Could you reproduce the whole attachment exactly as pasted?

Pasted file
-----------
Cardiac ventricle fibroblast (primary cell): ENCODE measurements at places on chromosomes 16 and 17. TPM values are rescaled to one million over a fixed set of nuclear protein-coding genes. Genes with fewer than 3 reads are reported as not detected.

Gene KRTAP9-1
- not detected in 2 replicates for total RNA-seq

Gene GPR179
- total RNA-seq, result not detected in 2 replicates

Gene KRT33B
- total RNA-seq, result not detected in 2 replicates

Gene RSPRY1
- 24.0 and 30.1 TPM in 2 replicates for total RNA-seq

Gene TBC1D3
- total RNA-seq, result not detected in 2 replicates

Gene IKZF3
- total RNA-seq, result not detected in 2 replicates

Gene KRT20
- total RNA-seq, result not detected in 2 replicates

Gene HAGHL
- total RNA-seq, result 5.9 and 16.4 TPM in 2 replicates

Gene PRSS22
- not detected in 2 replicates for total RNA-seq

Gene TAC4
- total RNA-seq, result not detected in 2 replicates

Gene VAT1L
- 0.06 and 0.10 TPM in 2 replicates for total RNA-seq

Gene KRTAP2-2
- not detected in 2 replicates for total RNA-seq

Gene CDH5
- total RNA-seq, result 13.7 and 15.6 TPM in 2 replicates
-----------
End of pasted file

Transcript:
Cardiac ventricle fibroblast (primary cell): ENCODE measurements at places on chromosomes 16 and 17. TPM values are rescaled to one million over a fixed set of nuclear protein-coding genes. Genes with fewer than 3 reads are reported as not detected.

Gene KRTAP9-1
- not detected in 2 replicates for total RNA-seq

Gene GPR179
- total RNA-seq, result not detected in 2 replicates

Gene KRT33B
- total RNA-seq, result not detected in 2 replicates

Gene RSPRY1
- 24.0 and 30.1 TPM in 2 replicates for total RNA-seq

Gene TBC1D3
- total RNA-seq, result not detected in 2 replicates

Gene IKZF3
- total RNA-seq, result not detected in 2 replicates

Gene KRT20
- total RNA-seq, result not detected in 2 replicates

Gene HAGHL
- total RNA-seq, result 5.9 and 16.4 TPM in 2 replicates

Gene PRSS22
- not detected in 2 replicates for total RNA-seq

Gene TAC4
- total RNA-seq, result not detected in 2 replicates

Gene VAT1L
- 0.06 and 0.10 TPM in 2 replicates for total RNA-seq

Gene KRTAP2-2
- not detected in 2 replicates for total RNA-seq

Gene CDH5
- total RNA-seq, result 13.7 and 15.6 TPM in 2 replicates